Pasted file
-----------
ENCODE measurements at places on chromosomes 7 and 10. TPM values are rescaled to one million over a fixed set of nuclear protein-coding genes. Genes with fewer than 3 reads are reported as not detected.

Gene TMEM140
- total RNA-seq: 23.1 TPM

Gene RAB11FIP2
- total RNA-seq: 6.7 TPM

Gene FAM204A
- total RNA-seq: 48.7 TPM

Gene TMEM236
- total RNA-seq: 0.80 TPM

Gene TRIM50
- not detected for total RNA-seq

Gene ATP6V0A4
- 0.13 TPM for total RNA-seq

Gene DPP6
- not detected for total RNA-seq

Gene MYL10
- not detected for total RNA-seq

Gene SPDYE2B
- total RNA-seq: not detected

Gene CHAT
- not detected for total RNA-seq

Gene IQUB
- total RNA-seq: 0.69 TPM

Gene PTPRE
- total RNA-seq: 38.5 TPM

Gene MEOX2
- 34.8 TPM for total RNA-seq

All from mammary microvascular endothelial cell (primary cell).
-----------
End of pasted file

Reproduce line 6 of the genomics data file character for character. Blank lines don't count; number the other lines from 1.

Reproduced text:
Gene FAM204A